The shortfall in revenue collection fueled up government loans taken from banks, which is 47.11 percent higher than the same period of the previous fiscal year
The National Board of Revenue (NBR) has failed to meet its revenue collection target for the first quarter of the current fiscal year, falling nearly Tk15,000 crores short.
Sources at the finance ministry said the growth in revenue collection was 2.62 percent during the first quarter of the 2019-20 fiscal year – the lowest in the last eight years.
Ministry officials blamed the fall in both import and export of highly taxed items and lack of proper monitoring for the downtrend.
Meanwhile, the shortfall in revenue collection fueled up government loans taken from banks – which is 47.11 percent higher than the same period of the previous fiscal year, slowing down the private sector credit growth.
Speaking to The Business Standard, Habibur Rahman, additional secretary (Budget) at the Ministry of Finance, said that the government set its expenses keeping in mind the revenue collection target.
"Borrowing through national savings certificates and from banks is a common practice when revenue collection falls short," he added.
According to NBR data, the revenue collection in the first quarter stood at Tk47,388 crores, against a target of Tk62,229 crores. The deficit during the July-September quarter is Tk14,907.
The growth in revenue collection was 2.62 percent during the quarter, much lower compared to the average growth rate of nearly 10 percent for the first quarters of the last eight years.
The NBR had previously collected Tk46,223 crores in the first quarter of the 2018-19 fiscal year, against a target of Tk57,247 crores. Although the collection target has been raised by Tk5,000 crores, actual collection only edged up by only Tk1,115 crores.
The revenue board officials have been blaming Value Added Tax (VAT) waivers and the dull business scenario for the collection deficit.
They said the first quarter witnessed fall in exports compared to the previous year. Import of highly taxable items like cars, cement clinker and capital machineries have dropped. Besides, revenue collection fell in almost every sector including tobacco, banking and construction.
Therefore, the NBR could not fulfilled the target in the first quarter, claimed NBR officials.
NBR Chairman Mosharraf Hossain Bhuiyan said, "Revenue collection dropped slightly in the first quarter due to fall in import-export and the monsoon. The NBR will be able to fulfill its target by the end of the current fiscal year.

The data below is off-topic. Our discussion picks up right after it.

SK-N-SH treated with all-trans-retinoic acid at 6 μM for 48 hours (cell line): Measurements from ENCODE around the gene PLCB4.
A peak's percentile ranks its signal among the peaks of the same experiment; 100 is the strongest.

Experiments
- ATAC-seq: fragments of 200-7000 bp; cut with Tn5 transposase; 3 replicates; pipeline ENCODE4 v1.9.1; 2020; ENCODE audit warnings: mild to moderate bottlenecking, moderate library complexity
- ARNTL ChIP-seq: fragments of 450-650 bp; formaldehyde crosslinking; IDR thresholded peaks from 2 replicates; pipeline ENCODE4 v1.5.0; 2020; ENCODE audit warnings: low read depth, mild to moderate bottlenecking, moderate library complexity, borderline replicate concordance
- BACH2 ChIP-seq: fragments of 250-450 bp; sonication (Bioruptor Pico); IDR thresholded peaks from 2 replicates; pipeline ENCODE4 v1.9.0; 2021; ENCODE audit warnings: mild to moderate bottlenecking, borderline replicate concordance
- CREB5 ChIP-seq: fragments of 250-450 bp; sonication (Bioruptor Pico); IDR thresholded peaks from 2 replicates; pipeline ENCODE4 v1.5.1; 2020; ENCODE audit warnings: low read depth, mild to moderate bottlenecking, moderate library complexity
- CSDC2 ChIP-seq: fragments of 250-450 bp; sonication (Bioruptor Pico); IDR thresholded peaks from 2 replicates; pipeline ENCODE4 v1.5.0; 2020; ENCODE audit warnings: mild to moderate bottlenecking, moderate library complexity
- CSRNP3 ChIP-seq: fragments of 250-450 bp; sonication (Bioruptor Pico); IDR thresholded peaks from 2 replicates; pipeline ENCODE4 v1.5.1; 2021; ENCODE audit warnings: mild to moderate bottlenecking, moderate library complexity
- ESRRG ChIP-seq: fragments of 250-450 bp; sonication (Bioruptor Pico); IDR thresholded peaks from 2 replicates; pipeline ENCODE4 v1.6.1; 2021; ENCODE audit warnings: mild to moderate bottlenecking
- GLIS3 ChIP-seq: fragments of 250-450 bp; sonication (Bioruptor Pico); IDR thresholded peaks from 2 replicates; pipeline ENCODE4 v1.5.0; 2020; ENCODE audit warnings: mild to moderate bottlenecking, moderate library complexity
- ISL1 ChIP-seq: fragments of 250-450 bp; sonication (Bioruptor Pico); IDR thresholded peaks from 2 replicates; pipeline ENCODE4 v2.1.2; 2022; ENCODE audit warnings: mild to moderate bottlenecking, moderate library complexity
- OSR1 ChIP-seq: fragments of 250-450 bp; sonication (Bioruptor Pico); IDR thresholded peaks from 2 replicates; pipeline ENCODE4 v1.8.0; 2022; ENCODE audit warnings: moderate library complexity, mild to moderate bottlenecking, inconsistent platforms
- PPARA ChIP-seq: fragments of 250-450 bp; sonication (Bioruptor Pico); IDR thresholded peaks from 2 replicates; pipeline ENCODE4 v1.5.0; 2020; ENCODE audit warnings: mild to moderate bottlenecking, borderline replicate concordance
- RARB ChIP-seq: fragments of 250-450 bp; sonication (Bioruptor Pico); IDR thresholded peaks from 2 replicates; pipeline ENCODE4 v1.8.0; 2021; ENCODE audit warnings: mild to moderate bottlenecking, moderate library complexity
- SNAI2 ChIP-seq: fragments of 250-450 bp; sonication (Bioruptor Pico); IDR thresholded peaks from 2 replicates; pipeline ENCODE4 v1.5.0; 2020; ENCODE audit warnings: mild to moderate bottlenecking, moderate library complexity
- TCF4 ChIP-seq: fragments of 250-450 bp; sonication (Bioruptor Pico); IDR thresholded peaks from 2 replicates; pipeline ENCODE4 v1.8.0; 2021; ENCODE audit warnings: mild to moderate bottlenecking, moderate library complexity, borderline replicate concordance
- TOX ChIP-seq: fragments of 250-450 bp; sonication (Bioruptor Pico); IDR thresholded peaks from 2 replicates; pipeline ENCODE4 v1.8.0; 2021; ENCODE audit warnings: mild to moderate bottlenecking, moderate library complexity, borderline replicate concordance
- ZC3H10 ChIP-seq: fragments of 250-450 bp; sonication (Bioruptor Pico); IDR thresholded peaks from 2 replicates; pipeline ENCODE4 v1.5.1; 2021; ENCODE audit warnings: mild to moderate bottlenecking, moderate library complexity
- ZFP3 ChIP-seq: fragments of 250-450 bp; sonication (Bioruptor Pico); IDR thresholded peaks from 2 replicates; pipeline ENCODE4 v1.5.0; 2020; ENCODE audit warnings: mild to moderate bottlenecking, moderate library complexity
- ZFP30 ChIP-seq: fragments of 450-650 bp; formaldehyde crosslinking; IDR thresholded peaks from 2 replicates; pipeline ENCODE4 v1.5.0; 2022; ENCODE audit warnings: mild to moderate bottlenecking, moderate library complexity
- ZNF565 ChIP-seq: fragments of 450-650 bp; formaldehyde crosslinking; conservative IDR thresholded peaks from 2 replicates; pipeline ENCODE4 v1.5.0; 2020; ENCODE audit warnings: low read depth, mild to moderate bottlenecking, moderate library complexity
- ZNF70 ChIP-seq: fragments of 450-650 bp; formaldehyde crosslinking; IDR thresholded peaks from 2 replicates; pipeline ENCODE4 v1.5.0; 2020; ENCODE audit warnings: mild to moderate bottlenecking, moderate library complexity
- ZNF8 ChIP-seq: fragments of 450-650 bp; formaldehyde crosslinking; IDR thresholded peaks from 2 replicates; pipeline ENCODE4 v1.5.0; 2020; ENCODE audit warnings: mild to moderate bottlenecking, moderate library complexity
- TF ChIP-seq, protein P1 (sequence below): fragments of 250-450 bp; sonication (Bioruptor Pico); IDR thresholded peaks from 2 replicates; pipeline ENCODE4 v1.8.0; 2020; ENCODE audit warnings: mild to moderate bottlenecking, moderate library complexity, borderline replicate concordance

"The NBR gave VAT and tax waiver of Tk12,000 crores in the natural gas sector alone in this current fiscal year," Mosharraf added.
Revenue board sources said customs lagged this far behind in collection as import-export dropped, with the sector falling short of Tk6,107 crores with a negative growth.
Revenue collection from customs dropped 1.34 percent compared to corresponding period of the previous year.
VAT collection is also suffering from negative growth. The sector recorded a Tk6,429 crore deficit and a 0.86 percent negative growth due to waivers on natural gas, dull business, and failure to introduce online VAT collection system.
However, tourism and income tax posted a comparatively better scenario, with a growth rate of 11.65 percent. Collection from the sectors stood at Tk15,069 crores against a target of Tk17,440 crores.
Although the NBR is accusing dull business and VAT waivers for the poor collection, economists blamed the revenue board for its failure in enhancing its capacity.
Former caretaker government adviser AB Mirza Azizul Islam said, "National budgets set huge collection targets for the NBR, without considering its capacity. We have been witnessing this trend in the past couple of years, although the tax net is not increasing as per the expectations."
Shortfall in revenue collection is also affecting the banking and private sectors.
According to the Bangladesh Bank data, growth of the private sector declined to 10.66 percent in the July-September quarter, compared to the same period of the previous fiscal year.
Public credit growth and government credit growth recorded at 44.4 percent and 47.11 percent, respectively, in the first quarter of the current fiscal year.
Lack in revenue collection also hampered the implementation rate of the Annual Development Programme (ADP). The ADP implementation rate in the first quarter is 8.06 percent, while the year-on-year rate was nearly 9 percent.
Senior Research Fellow at the Centre for Policy Dialogue Towfiqul Islam Khan said, "The pace of revenue collection does not match with the economic growth claimed by the government. We need to stop subscribing to the VAT and tax waiver culture."
Echoing Mirza Azizul Islam, he also emphasised enhancing the capacity of the revenue board.